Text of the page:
“You used to be able to spend an entire day on campus,” Geoff Merritt ruminates with me over coffee. “It’s not a destination anymore.” That’s a shocking realization, but hard to deny, coming from the owner of the last remaining cultural hub in the bar, restaurant, and new monolithic apartment building zone that once hosted a movie theater, record stores, bookstores, a video arcade, and numerous other fun places to stop. Now Merritt’s store, That’s Rentertainment — an excellent video store featuring foreign films, music videos, independent films, documentaries, and everything Blockbuster doesn’t and does stock — seems to be the last oasis of intelligent consumption left in what was once a thriving cultural center.
That’s Rentertainment was originally a different store in Iowa City, a place to rent LPs. The owner made an ill-fated attempt to open a branch in Champaign-Urbana, and when this venture failed, and the records were being packed up to be sent back to Iowa, Geoff asked if he could buy them. He did, took their leftover signs (to save money on signage, though he is not completely satisfied with the punny name), and opened his own independent album-rental shop in 1985 in Johnstowne Centre, one of many ghostly former malls in the twin-city area. Two years later the music industry threatened to sue him — he didn’t know that renting out records was a crime — and so the store sold off its selection of vinyl and became a video store overnight. It would move a few doors up and down and to the left, but today is still everything it used to be — simply one of the best video rental places around. It experimented with a couple of second locations (one shared with an ice cream store, one with a coffee shop), but worked best as a single store. Rentertainment’s healthy impulse to support the art it believes in has survived successive media format transitions from LPs (and a few CDs) to VHS and Beta, laser disc, and again to DVD (he began to stock DVDs on the very day they hit the market) and now BluRay and HD-DVD. Uncomfortably for him, whatever the drift of formats brings, the future of physical (as opposed to electronic) media is an open question.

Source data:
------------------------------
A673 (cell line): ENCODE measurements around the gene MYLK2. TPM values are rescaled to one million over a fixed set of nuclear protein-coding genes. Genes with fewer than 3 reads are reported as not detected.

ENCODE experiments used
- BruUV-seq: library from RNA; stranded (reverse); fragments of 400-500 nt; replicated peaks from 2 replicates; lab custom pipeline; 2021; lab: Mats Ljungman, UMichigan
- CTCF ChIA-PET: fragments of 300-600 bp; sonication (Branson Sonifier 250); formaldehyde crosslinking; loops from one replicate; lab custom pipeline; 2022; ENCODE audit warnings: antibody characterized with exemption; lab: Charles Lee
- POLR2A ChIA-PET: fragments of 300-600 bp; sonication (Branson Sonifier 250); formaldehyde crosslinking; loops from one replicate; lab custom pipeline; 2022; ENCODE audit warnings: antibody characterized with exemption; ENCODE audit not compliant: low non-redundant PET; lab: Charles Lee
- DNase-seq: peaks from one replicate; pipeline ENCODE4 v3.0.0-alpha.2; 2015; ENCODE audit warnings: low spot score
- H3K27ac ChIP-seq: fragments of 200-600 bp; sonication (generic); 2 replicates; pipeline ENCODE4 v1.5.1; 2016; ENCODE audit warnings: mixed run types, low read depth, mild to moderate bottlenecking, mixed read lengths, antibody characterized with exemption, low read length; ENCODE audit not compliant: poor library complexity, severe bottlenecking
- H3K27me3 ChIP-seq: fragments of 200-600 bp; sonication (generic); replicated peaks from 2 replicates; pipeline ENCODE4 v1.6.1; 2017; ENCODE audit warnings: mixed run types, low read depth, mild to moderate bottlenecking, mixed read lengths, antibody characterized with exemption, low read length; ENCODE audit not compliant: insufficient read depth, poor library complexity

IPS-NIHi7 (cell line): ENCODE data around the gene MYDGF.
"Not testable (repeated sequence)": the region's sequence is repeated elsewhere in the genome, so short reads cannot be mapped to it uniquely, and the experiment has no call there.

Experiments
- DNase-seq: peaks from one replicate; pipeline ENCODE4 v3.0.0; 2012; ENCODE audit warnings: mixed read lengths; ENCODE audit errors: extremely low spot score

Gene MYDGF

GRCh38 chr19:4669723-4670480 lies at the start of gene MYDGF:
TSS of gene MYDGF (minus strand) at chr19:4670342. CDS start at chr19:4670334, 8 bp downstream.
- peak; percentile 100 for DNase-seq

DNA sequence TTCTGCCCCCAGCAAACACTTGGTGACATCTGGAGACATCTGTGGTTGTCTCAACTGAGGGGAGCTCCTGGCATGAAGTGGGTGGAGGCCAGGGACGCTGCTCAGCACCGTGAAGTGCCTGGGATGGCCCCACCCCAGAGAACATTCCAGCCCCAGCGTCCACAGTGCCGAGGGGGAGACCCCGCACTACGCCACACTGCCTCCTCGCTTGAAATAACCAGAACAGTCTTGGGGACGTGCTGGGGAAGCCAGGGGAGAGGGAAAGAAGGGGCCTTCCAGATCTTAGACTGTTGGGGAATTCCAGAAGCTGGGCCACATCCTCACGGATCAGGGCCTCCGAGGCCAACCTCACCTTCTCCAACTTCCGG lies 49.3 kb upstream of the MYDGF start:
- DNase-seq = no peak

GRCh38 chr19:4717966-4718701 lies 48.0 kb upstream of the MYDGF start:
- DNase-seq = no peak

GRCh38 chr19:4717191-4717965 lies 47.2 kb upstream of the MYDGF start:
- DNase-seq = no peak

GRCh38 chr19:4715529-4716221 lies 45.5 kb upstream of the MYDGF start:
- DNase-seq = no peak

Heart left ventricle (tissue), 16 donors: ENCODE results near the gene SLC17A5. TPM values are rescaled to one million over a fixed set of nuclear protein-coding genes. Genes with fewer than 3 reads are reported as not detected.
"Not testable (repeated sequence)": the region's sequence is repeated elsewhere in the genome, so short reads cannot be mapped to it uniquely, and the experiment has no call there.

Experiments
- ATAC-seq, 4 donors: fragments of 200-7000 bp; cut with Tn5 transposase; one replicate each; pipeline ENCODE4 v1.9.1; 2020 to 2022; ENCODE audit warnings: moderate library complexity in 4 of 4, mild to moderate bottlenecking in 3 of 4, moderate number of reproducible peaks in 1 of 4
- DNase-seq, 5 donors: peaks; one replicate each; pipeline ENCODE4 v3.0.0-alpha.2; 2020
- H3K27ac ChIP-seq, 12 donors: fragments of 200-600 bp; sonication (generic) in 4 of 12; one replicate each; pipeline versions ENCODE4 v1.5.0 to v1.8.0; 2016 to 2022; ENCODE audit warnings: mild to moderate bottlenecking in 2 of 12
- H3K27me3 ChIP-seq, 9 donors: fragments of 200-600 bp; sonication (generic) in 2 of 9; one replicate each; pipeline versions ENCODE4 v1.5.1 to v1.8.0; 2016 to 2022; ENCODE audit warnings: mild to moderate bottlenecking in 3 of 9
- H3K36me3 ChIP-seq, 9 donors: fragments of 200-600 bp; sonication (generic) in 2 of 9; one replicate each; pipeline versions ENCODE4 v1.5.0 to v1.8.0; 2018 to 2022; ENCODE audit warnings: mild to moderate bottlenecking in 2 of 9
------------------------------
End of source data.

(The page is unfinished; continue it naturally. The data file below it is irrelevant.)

But, as awesome as it is, That’s Rentertainment is only one facet of Geoff’s vision. He co-founded Caffe Paradiso in 1998, the best (and almost only) locally-owned cafe on the Urbana side of the tracks. He’s also contributed his time to the University YMCA and sold toys and comic books (more about that in a moment), but his biggest contribution to local art and business must be through supporting local music.
There was once a local band called Choo-Choo Train who wrote a song for Geoff called “Parasol.” Choo-Choo Train recorded for a label called Subway in England. Inspired by small record labels with distinctive sounds, such as Subway or Bus Stop in Iowa City, Geoff formed Parasol records in 1991 to release albums of jangly pop by bands he liked. That was an optimistic time when Poster Children had been signed, Hum had emerged from the basement of the house I used to live in (my lame claim to fame), and Champaign was going to be the “next Seattle.” Local music was thriving. There never was a next Seattle, to my knowledge, but we remain the only Champaign-Urbana.